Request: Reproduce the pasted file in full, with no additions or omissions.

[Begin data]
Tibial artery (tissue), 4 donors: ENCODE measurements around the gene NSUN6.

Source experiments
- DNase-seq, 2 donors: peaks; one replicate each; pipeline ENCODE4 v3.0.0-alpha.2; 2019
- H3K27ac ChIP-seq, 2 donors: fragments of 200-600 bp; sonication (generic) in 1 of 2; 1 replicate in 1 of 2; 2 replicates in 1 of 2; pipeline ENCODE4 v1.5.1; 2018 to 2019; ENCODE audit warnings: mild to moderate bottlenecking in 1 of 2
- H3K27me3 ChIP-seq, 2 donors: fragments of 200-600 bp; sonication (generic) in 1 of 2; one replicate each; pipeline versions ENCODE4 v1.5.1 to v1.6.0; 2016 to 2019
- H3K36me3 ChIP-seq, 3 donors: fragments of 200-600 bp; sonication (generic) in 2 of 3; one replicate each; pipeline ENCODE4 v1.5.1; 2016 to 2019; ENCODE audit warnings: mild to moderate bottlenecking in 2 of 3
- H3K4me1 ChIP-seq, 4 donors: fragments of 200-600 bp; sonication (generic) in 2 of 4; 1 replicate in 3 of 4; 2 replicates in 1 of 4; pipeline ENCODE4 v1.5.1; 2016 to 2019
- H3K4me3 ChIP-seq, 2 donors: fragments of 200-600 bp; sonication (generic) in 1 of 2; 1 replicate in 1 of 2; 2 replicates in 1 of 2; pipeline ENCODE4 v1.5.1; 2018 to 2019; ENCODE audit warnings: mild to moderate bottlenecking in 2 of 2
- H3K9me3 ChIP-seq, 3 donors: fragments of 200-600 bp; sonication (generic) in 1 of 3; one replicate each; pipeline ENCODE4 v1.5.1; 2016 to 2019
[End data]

Tibial artery (tissue), 4 donors: ENCODE measurements around the gene NSUN6.

Source experiments
- DNase-seq, 2 donors: peaks; one replicate each; pipeline ENCODE4 v3.0.0-alpha.2; 2019
- H3K27ac ChIP-seq, 2 donors: fragments of 200-600 bp; sonication (generic) in 1 of 2; 1 replicate in 1 of 2; 2 replicates in 1 of 2; pipeline ENCODE4 v1.5.1; 2018 to 2019; ENCODE audit warnings: mild to moderate bottlenecking in 1 of 2
- H3K27me3 ChIP-seq, 2 donors: fragments of 200-600 bp; sonication (generic) in 1 of 2; one replicate each; pipeline versions ENCODE4 v1.5.1 to v1.6.0; 2016 to 2019
- H3K36me3 ChIP-seq, 3 donors: fragments of 200-600 bp; sonication (generic) in 2 of 3; one replicate each; pipeline ENCODE4 v1.5.1; 2016 to 2019; ENCODE audit warnings: mild to moderate bottlenecking in 2 of 3
- H3K4me1 ChIP-seq, 4 donors: fragments of 200-600 bp; sonication (generic) in 2 of 4; 1 replicate in 3 of 4; 2 replicates in 1 of 4; pipeline ENCODE4 v1.5.1; 2016 to 2019
- H3K4me3 ChIP-seq, 2 donors: fragments of 200-600 bp; sonication (generic) in 1 of 2; 1 replicate in 1 of 2; 2 replicates in 1 of 2; pipeline ENCODE4 v1.5.1; 2018 to 2019; ENCODE audit warnings: mild to moderate bottlenecking in 2 of 2
- H3K9me3 ChIP-seq, 3 donors: fragments of 200-600 bp; sonication (generic) in 1 of 3; one replicate each; pipeline ENCODE4 v1.5.1; 2016 to 2019